Sony announced last week that they were making amendments to the availability of several streaming services that they offer across the globe. The changes are quite far-reaching, and indicate that they’re finally ready to move on from supporting old equipment in order to spur on sales of new hardware. The affected services are PlayStation Now, their game streaming service for PS3-exclusive titles, as well as PlayStation Video, a streaming service for video content that was formerly known as Video Unlimited. Among the announced changes, the most notable one is that PS3, PS Vita, and PS TV consoles will no longer be able to stream games from PS Now.
In a blog post, Sony announced that as of 15 August 2017, they will be shutting down access to some streaming services to these products:
PlayStation Vita and PlayStation TV
All 2013, 2014, 2015 Sony Bravia TV models
All Sony Blu-ray player models
All Samsung TV models
Their motivation for the move is that they might be spreading themselves too thin across the supported device spectrum, and will concentrate on making PS Now compatible and a great experience on PlayStation 4 and Windows 10 PCs. “This move puts us in the best position to grow the service even further”, Sony explains. Sony’s engineers haven’t been able to crack virtualising PS3 games on the PS4 yet, it seems, which means that they’ll have no real answer to backwards compatibility the same way the Xbox One does.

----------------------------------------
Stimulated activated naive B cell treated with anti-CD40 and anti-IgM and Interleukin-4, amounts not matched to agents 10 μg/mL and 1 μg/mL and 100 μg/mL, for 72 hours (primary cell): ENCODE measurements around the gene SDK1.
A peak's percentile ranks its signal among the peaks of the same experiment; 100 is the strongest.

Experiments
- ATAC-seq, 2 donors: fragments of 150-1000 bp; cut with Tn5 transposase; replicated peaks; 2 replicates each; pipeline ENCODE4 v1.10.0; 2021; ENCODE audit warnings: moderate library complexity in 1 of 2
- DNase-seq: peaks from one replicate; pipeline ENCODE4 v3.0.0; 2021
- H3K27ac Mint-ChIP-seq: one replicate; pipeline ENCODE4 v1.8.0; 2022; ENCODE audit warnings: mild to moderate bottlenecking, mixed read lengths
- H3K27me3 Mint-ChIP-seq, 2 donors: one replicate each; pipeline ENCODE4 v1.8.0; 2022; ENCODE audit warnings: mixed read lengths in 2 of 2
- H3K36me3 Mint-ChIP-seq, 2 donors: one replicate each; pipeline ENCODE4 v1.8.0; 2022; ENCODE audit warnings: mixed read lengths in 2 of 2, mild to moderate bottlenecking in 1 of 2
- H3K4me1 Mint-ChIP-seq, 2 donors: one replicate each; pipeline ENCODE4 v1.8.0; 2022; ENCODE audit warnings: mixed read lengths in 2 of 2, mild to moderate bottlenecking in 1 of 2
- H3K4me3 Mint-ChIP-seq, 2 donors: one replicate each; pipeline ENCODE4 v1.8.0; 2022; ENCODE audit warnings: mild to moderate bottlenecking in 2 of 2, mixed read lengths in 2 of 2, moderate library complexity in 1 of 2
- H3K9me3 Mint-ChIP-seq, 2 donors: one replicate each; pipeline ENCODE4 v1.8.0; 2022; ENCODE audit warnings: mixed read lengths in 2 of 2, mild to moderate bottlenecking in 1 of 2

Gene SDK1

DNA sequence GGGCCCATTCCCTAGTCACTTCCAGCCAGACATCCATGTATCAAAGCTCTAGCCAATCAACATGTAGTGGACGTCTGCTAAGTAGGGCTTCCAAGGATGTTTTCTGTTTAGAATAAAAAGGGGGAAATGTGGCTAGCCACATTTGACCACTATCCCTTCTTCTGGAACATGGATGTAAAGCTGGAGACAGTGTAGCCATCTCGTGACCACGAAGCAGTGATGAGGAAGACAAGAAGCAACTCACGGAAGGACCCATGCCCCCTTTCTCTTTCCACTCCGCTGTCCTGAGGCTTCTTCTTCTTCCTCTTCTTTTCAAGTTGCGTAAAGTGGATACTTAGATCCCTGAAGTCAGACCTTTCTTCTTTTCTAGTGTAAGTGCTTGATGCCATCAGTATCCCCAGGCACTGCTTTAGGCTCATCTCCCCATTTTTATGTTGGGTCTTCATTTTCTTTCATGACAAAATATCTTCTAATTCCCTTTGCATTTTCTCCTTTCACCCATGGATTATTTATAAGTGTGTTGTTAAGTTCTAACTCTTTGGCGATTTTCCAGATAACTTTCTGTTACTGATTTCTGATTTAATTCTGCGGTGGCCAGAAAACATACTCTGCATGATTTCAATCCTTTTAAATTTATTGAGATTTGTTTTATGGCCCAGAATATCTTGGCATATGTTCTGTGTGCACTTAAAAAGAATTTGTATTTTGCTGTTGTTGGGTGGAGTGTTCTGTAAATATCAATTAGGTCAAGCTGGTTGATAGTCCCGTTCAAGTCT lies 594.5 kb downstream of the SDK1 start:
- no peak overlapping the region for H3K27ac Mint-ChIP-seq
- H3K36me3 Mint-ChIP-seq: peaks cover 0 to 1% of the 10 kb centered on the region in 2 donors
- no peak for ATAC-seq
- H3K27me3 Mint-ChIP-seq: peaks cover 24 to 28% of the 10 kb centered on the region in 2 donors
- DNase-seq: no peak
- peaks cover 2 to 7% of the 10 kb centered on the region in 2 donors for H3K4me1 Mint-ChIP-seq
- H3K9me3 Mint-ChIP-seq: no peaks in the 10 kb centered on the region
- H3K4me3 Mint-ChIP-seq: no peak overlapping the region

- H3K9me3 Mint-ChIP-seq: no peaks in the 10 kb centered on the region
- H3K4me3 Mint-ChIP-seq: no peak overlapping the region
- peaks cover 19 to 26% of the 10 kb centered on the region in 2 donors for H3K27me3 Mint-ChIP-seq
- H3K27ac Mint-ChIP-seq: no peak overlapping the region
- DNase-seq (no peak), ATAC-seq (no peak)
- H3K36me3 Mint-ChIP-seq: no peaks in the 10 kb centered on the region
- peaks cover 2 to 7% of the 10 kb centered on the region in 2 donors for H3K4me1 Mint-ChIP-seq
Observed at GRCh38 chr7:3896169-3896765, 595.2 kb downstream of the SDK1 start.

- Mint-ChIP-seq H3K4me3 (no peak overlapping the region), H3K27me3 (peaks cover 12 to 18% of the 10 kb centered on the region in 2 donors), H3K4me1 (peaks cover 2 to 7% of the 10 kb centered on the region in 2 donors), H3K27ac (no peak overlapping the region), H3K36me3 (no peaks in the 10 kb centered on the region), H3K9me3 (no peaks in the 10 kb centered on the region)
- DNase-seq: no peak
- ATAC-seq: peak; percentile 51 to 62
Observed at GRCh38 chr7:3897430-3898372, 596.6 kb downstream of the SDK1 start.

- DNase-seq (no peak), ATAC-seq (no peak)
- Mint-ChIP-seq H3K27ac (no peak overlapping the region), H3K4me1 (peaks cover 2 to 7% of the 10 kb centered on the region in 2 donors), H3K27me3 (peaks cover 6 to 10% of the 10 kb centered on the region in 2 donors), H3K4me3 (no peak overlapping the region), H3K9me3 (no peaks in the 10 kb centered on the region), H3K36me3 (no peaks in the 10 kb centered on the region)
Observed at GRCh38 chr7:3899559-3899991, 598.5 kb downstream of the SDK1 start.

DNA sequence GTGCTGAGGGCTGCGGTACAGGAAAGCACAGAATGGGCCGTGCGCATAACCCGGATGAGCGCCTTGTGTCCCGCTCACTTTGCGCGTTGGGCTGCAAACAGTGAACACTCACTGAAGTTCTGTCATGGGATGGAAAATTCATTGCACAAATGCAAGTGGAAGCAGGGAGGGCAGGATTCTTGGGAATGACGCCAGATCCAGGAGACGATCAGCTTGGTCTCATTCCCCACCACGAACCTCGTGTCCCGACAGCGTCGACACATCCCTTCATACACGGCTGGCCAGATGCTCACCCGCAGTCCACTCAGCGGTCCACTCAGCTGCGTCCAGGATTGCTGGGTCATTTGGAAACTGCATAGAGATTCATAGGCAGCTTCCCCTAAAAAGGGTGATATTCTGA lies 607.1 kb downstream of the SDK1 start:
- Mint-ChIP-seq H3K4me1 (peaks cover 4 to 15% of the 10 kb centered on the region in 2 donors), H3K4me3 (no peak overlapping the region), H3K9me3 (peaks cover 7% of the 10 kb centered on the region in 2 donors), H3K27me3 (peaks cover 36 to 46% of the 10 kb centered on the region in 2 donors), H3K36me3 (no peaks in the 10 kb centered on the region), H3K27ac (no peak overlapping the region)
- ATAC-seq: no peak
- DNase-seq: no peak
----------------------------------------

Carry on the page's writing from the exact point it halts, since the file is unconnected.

“If you do not wish to continue your subscription, please remember to disable auto-renewal in your account settings so that your subscription ends by April 1, 2017 on 2016 Sony Bravia TVs, and August 15, 2017 on all other devices,” Sony warns further down in the blog post. Oh well, at least you can finally use a DualShock 4 controller on a Windows PC through a dedicated Bluetooth adapter.
In addition, Sony is also terminating video streaming through PlayStation Video/Video Unlimited on a number of dedicated devices like Smart TVs, Blu-Ray players, and some AV receivers and set-top boxes. This is an interesting development, because almost all of the affected devices like the set-top boxes do not support the H.265 video codec, which Sony was going to move to, to reduce bandwidth requirements for their streaming services. H.265 support is also needed for Netflix streaming at 4K resolutions, and perhaps the requirement for HDCP 2.2 support is also a factor in Sony dropping support for these older devices.
It’s not ideal, but that’s the way the cookie crumbles. If you have an affected device (which you can look for in this list), Sony advises that you terminate your subscription before 1 April 2017 in order to not be billed for extra months that you can’t use.